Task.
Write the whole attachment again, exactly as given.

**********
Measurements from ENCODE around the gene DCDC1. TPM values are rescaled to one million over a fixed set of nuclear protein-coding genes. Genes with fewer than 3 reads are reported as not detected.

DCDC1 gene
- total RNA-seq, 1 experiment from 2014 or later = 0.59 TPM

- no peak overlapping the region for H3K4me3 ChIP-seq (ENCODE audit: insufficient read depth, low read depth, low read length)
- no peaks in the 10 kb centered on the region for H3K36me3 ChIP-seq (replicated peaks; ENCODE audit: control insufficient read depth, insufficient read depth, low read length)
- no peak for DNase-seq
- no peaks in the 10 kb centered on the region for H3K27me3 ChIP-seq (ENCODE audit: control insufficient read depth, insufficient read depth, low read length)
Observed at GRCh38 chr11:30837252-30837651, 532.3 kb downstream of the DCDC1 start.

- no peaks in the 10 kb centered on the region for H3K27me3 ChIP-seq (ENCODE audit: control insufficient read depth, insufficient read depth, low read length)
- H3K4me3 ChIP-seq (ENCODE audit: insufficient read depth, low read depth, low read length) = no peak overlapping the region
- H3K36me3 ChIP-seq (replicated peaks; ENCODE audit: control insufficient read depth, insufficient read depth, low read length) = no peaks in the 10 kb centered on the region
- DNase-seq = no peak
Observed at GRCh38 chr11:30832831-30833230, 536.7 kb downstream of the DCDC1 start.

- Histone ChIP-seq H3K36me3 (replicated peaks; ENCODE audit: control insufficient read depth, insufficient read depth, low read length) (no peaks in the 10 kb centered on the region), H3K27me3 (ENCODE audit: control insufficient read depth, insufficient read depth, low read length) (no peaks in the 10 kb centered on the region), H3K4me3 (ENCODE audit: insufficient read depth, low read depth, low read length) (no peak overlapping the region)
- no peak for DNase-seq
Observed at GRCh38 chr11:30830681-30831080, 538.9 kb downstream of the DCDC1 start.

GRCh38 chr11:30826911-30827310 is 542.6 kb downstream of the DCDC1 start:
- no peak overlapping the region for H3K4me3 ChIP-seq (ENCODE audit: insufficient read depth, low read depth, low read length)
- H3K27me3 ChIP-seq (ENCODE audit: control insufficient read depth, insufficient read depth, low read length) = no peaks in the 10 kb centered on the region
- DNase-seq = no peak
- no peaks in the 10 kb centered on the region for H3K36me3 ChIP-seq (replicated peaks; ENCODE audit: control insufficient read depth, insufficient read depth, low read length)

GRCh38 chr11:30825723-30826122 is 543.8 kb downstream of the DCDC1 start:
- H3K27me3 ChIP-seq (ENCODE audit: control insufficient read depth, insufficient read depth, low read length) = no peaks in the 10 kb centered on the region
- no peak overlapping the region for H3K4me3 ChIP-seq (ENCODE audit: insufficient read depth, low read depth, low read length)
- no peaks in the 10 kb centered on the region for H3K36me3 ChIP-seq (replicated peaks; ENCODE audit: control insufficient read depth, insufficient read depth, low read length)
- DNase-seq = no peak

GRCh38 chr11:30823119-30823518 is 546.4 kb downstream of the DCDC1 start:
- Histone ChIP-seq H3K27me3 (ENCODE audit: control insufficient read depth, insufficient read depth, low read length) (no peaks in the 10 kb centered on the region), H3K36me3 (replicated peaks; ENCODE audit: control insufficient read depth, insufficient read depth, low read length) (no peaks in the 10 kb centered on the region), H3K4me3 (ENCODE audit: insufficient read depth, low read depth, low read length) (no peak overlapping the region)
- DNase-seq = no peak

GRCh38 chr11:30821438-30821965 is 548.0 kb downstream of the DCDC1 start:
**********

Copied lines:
Measurements from ENCODE around the gene DCDC1. TPM values are rescaled to one million over a fixed set of nuclear protein-coding genes. Genes with fewer than 3 reads are reported as not detected.

DCDC1 gene
- total RNA-seq, 1 experiment from 2014 or later = 0.59 TPM

- no peak overlapping the region for H3K4me3 ChIP-seq (ENCODE audit: insufficient read depth, low read depth, low read length)
- no peaks in the 10 kb centered on the region for H3K36me3 ChIP-seq (replicated peaks; ENCODE audit: control insufficient read depth, insufficient read depth, low read length)
- no peak for DNase-seq
- no peaks in the 10 kb centered on the region for H3K27me3 ChIP-seq (ENCODE audit: control insufficient read depth, insufficient read depth, low read length)
Observed at GRCh38 chr11:30837252-30837651, 532.3 kb downstream of the DCDC1 start.

- no peaks in the 10 kb centered on the region for H3K27me3 ChIP-seq (ENCODE audit: control insufficient read depth, insufficient read depth, low read length)
- H3K4me3 ChIP-seq (ENCODE audit: insufficient read depth, low read depth, low read length) = no peak overlapping the region
- H3K36me3 ChIP-seq (replicated peaks; ENCODE audit: control insufficient read depth, insufficient read depth, low read length) = no peaks in the 10 kb centered on the region
- DNase-seq = no peak
Observed at GRCh38 chr11:30832831-30833230, 536.7 kb downstream of the DCDC1 start.

- Histone ChIP-seq H3K36me3 (replicated peaks; ENCODE audit: control insufficient read depth, insufficient read depth, low read length) (no peaks in the 10 kb centered on the region), H3K27me3 (ENCODE audit: control insufficient read depth, insufficient read depth, low read length) (no peaks in the 10 kb centered on the region), H3K4me3 (ENCODE audit: insufficient read depth, low read depth, low read length) (no peak overlapping the region)
- no peak for DNase-seq
Observed at GRCh38 chr11:30830681-30831080, 538.9 kb downstream of the DCDC1 start.

GRCh38 chr11:30826911-30827310 is 542.6 kb downstream of the DCDC1 start:
- no peak overlapping the region for H3K4me3 ChIP-seq (ENCODE audit: insufficient read depth, low read depth, low read length)
- H3K27me3 ChIP-seq (ENCODE audit: control insufficient read depth, insufficient read depth, low read length) = no peaks in the 10 kb centered on the region
- DNase-seq = no peak
- no peaks in the 10 kb centered on the region for H3K36me3 ChIP-seq (replicated peaks; ENCODE audit: control insufficient read depth, insufficient read depth, low read length)

GRCh38 chr11:30825723-30826122 is 543.8 kb downstream of the DCDC1 start:
- H3K27me3 ChIP-seq (ENCODE audit: control insufficient read depth, insufficient read depth, low read length) = no peaks in the 10 kb centered on the region
- no peak overlapping the region for H3K4me3 ChIP-seq (ENCODE audit: insufficient read depth, low read depth, low read length)
- no peaks in the 10 kb centered on the region for H3K36me3 ChIP-seq (replicated peaks; ENCODE audit: control insufficient read depth, insufficient read depth, low read length)
- DNase-seq = no peak

GRCh38 chr11:30823119-30823518 is 546.4 kb downstream of the DCDC1 start:
- Histone ChIP-seq H3K27me3 (ENCODE audit: control insufficient read depth, insufficient read depth, low read length) (no peaks in the 10 kb centered on the region), H3K36me3 (replicated peaks; ENCODE audit: control insufficient read depth, insufficient read depth, low read length) (no peaks in the 10 kb centered on the region), H3K4me3 (ENCODE audit: insufficient read depth, low read depth, low read length) (no peak overlapping the region)
- DNase-seq = no peak

GRCh38 chr11:30821438-30821965 is 548.0 kb downstream of the DCDC1 start: